I can't spend any more money for a few months on vets, other than emergencies of course. I've spent over $5000 since last fall in vet bills for her without any solid diagnosis. I'm sure people spend way more than that on their horses but I just don't have any more right now.

                          Please don't think of me as a bad horse owner because I'm tapped out, I'm trying my best.






                          Comment

                          • Original Poster

                            #14
                            Originally posted by Scribbler View Post

                            I looked up OP's profile to make sure I was thinking of the right horse.

                            And yes, this horse has been on and off lame for several years, major abscesses and NQR on various footing, problems with canter transitions, problems with the SI, and then a worry about possible Cushing's. Horse is in midterms, big WB, owner took her barefoot when she bought her I think?

                            I don't really know what to suggest because it sounds like cascading issues, being long term lame in the foot can cause problems all over the body in compensation.

                            At this point I would be about ready for Dr. Green. Pull shoes and turn her out on a nice big field with some OTTB that will initiate running laps every day and leave for a year.

                            OP did you ever do the Cushing's test?
                            Hi Scribber! Cushings test came back negative again this past fall. She was barefoot when I bought her and I had her in shoes for a year. She got very badly contracted heels and thrush which is why I took shoes off and tried the barefoot thing.

                            Whatever is going on with her seems to get worse in the winter time, which is why I still feel she may have cushings/PPID that is not detectable yet.

                            Comment


                            • #15
                              Originally posted by Chestnut_Mare View Post

                              I spoke with the vet again this morning about the xrays... she mentioned very slight negative palmar angle which is why she suggested shoes. I'm not sure what that means - should have asked more questions
                              The plane of the coffin bone should be at 2-3* above ground-parallel. That allows for some sinking of the back of P3 when the foot is loaded, but without going below 0* (more or less). Once you get below 2* or so, you are placing inappropriate stresses on the entire leg - hoof, fetlocks, hocks, stifles, and then it hits the pelvis and SI and then it starts working forward, if the front end hasn't already compensated. You can "ruin" the whole body with a P3 that's too low. If it's negative, which means < 0*, then things are even worse. So "slightly" negative makes it sound like a minor thing, but it's really not. Now, if she really meant it's slightly "negative" as in maybe 1*, then that's better, though still causes whole-body issues if it's gone on long enough, which I suspect is the case here.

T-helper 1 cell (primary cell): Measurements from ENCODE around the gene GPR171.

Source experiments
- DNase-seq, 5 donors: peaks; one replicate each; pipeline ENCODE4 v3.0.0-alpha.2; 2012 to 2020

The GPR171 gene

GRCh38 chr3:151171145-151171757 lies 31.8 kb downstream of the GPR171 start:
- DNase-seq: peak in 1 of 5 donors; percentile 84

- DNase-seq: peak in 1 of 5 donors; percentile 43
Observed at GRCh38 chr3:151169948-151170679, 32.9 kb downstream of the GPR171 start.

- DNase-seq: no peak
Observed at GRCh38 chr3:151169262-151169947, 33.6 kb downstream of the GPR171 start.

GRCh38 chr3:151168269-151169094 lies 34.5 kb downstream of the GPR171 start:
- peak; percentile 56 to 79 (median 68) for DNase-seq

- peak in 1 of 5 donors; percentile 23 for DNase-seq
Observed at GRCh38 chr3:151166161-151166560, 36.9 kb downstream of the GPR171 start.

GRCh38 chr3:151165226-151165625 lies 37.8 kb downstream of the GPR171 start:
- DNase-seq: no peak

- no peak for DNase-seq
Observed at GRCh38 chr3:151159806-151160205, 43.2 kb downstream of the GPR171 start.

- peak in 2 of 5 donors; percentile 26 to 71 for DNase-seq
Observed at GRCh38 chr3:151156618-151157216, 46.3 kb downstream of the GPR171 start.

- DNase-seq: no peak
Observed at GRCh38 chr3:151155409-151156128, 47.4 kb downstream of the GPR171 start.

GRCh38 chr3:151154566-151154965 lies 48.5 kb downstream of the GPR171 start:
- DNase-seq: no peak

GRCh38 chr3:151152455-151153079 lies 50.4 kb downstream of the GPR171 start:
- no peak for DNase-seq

[quote]but it made sense to me to put on shoes to lift the heel and bring the toes back slowly. [/qutoe]
                              Heels up yes, put the breakover where it belongs asap, whether that's via the trim, or setting the shoe back. It's really important to correct the hoof-pastern alignment as quickly as you can.

                              Last fall she had a hind end fluoroscope done. They found arthritic changes in the hocks, mostly the right hind (same foot that keeps abscessing every winter). Vet prescribed Previcox and MOVEMENT - he wanted her ridden lightly 5 days a week and said that her posture while standing around and cow-hocked conformation is part of the problem. I rode her walk trot and canter 30 - 45 minutes 4-5 times a week and we even entered a dressage schooling show. Scored 64 and 69 at training 1 & 2 so I thought we were doing well and I was super happy until she got another abscess. As soon as the abscess came she started to loose muscle really fast - like bony topline within 2-3 weeks when I couldn't ride. All that slow and steady work we put in went down the drain.

                              I rode her last night and her walk and trot felt amazing, a lot more push from behind with the shoes on. I'm hopeful that she will get better now with shoes and is maybe still just sensitive on the right hind where the abscess was dug out a few weeks ago.
                              I hope the shoes have at least gotten the HPA in better alignment. Work her slowly, as if she's starting entirely from scratch. Lots of walking. Lots. NPAs don't happen overnight, so she's spent a long time using her body incorrectly, and it's going to take time to change all that.

                              I can't spend any more money for a few months on vets, other than emergencies of course. I've spent over $5000 since last fall in vet bills for her without any solid diagnosis. I'm sure people spend way more than that on their horses but I just don't have any more right now.

                              Please don't think of me as a bad horse owner because I'm tapped out, I'm trying my best.
                              No judgements here It's one thing to not have money for basic care, but once you get into things like this, most people have to set a limit, and it's not even about whether they HAVE the funds. $5k isn't pocket change. I hope this discovery of the NPA is it, because after reading many of the things that have gone on with her, may be the root of many of them.

                              The ACTH test isn't all that $$, but if she continues to improve over the Summer and into the Fall, then I would suggest the TRH Stim test in late Fall, as that may well pick up early PPID issues that the ACTH test won't.
                              ______________________________
                              The CoTH CYA - please consult w/your veterinarian under any and all circumstances. - ET